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Caleb Cushing (1853–1857) - Attorney General

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Caleb Cushing was born in 1800 in Salisbury, Massachusetts. He graduated from Harvard College in 1817, studied the law, was admitted to the state bar in 1821, and then established a successful law practice. In 1834, he was elected to the House of Representatives and served four terms in Congress before leaving, in 1843, to become President John Tyler’s commissioner to China.

During the Mexican-American War, Cushing used some of his own money to raise an army and ultimately became a brigadier general. Though his nomination as President Tyler’s secretary of the treasury had been rejected three times by the Senate in 1843, ten years later, Cushing had greater success as President Franklin Pierce’s nominee for attorney general; Cushing was confirmed in 1853.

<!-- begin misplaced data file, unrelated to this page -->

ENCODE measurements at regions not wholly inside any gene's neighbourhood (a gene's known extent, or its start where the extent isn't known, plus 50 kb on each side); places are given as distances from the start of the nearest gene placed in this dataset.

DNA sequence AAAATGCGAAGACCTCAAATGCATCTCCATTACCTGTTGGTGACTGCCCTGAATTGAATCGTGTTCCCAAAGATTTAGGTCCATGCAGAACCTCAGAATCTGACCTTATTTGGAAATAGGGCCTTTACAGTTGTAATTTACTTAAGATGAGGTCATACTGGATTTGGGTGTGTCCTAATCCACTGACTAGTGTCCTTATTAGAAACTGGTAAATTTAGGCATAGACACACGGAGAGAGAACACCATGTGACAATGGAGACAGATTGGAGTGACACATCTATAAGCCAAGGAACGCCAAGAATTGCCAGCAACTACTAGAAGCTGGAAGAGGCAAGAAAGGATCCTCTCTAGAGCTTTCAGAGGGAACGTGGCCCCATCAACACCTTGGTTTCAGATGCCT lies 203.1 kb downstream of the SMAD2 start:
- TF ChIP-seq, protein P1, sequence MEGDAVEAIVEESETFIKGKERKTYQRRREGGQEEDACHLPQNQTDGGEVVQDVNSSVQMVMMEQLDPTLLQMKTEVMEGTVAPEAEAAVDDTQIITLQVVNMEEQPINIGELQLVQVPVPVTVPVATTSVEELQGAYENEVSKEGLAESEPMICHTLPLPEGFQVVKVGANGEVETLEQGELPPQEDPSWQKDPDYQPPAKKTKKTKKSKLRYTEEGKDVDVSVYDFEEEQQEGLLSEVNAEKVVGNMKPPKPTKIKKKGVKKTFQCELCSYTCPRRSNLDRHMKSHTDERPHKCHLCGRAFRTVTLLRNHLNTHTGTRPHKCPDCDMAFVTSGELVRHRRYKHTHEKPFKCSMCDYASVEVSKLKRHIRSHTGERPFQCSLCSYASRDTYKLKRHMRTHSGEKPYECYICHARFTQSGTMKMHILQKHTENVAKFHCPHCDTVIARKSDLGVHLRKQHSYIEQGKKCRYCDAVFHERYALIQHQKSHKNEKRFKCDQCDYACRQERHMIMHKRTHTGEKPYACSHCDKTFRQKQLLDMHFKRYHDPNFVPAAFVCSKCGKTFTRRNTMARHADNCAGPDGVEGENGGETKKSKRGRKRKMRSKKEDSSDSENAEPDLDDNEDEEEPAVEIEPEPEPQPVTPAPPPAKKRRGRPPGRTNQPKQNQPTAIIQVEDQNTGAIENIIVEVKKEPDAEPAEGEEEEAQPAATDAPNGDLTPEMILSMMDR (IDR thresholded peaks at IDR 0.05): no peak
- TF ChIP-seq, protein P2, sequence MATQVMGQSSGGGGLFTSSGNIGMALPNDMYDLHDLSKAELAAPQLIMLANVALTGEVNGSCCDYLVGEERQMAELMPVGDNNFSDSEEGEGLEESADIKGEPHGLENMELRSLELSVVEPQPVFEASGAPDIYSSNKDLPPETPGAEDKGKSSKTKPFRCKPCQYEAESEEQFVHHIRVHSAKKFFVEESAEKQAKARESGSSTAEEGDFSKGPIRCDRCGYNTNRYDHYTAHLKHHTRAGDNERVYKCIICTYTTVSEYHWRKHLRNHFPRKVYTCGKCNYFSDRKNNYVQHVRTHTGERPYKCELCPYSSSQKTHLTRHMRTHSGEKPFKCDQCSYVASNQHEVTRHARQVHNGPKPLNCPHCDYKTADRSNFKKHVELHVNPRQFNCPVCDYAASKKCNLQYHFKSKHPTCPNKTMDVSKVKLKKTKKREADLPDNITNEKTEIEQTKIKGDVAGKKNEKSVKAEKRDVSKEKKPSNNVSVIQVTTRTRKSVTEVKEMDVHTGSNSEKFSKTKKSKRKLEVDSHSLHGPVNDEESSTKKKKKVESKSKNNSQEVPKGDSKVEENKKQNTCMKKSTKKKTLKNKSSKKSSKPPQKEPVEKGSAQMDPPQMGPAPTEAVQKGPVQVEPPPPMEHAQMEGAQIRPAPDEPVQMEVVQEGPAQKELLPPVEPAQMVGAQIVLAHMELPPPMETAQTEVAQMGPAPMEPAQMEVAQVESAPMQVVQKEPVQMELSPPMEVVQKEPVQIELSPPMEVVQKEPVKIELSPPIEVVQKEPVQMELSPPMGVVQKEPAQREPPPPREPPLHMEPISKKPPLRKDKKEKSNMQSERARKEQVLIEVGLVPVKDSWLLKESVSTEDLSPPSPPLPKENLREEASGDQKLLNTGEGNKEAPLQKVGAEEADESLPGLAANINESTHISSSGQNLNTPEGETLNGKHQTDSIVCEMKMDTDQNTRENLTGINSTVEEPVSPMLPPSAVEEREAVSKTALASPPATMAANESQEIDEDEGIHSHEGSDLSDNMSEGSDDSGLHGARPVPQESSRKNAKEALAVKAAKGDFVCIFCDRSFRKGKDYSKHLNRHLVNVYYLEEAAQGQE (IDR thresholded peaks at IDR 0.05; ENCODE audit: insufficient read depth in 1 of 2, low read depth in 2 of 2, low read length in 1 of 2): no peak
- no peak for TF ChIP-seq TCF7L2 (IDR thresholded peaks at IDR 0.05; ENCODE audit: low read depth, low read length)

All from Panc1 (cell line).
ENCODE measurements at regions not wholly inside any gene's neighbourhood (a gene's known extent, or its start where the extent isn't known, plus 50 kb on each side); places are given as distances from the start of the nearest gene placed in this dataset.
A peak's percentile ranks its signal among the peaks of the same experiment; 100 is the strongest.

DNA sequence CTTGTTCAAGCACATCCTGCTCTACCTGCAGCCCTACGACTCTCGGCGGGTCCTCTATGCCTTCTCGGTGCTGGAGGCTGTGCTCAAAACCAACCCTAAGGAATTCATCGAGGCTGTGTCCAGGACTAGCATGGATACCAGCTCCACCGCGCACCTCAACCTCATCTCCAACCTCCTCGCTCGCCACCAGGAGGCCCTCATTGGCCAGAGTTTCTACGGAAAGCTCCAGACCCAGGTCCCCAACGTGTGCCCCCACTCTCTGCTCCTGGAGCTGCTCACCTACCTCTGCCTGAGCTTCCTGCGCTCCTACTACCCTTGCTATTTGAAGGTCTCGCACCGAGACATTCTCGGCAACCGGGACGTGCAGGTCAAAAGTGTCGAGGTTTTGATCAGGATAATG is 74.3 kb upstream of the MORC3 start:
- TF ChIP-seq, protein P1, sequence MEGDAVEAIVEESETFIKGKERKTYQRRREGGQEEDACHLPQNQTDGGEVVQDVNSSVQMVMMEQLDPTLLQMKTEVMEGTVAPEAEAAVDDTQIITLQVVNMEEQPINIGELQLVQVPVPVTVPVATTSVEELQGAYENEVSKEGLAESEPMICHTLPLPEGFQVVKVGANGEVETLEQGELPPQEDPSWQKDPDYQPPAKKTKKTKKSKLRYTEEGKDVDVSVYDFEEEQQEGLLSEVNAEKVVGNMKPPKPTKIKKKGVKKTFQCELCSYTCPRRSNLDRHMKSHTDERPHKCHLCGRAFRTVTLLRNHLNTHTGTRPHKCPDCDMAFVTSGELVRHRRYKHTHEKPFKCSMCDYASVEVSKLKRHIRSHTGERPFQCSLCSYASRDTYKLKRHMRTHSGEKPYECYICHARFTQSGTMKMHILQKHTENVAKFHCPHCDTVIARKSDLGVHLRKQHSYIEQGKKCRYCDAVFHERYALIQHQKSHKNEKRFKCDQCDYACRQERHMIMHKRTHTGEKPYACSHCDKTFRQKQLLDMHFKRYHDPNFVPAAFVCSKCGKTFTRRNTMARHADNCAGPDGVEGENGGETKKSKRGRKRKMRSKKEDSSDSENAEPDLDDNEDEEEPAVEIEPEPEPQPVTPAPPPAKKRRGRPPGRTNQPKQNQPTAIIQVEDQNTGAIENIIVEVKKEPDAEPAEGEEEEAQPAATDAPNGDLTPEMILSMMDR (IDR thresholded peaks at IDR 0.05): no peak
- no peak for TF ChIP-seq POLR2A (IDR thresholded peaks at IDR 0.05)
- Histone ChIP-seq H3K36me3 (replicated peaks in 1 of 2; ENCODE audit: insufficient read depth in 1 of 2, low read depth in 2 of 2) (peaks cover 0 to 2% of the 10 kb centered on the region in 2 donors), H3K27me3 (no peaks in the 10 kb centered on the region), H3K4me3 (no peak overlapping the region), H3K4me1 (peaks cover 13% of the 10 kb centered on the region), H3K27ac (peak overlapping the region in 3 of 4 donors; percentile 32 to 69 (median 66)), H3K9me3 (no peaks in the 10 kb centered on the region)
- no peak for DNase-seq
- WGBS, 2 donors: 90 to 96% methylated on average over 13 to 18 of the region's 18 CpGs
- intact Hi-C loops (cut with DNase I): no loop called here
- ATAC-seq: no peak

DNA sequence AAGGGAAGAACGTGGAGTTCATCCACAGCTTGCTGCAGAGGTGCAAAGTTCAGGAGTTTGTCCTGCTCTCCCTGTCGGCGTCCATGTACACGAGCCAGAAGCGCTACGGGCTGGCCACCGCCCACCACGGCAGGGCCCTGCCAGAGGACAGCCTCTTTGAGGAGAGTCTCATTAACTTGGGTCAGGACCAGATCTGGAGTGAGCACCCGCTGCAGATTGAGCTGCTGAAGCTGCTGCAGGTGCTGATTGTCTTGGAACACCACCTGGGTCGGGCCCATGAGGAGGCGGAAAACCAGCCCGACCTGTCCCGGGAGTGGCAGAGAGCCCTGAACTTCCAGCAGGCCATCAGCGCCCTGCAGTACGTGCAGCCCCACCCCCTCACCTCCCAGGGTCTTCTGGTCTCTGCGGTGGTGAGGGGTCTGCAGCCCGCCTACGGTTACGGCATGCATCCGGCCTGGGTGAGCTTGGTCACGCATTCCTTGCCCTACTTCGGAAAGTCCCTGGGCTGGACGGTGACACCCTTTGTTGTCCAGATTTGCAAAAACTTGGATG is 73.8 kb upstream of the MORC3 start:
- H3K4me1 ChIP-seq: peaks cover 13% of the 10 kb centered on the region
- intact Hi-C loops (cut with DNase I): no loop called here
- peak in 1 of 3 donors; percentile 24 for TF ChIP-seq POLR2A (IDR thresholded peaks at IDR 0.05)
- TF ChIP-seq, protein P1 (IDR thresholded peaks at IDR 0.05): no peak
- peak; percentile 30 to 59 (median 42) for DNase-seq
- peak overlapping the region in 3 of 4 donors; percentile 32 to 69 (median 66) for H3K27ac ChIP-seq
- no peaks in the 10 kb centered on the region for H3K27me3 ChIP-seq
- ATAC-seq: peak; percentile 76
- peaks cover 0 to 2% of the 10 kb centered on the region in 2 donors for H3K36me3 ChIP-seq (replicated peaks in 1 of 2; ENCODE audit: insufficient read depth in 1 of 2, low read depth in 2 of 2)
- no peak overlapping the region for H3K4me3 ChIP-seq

After serving for Pierce’s entire four-year term, Cushing became the permanent president of the National Democratic Convention and was then sent by President James Buchanan to South Carolina to try to prevent the state’s secession. Once the Civil War erupted, Cushing performed several secret diplomatic missions for President Abraham Lincoln. Following the war, he served as counsel for the United States and as special minister to Colombia for President Andrew Johnson.

Though President Ulysses S. Grant had nominated Cushing to become chief justice of the United States Supreme Court, Cushing had the President withdraw his name. In subsequent years, Cushing served as American minister to Spain. Caleb Cushing died in 1879.

Citation Information

Consulting Editor

Jean H. Baker

Professor Baker is a professor of history at Goucher College. Her writings include:

Sisters: The Lives of America’s Suffragists (Hill and Wang, 2005)

James Buchanan (Times Life Books, 2004)

The Civil War and Reconstruction (Co-authored with Michael F. Holt and David Herbert Donald, W.W. Norton, 2001)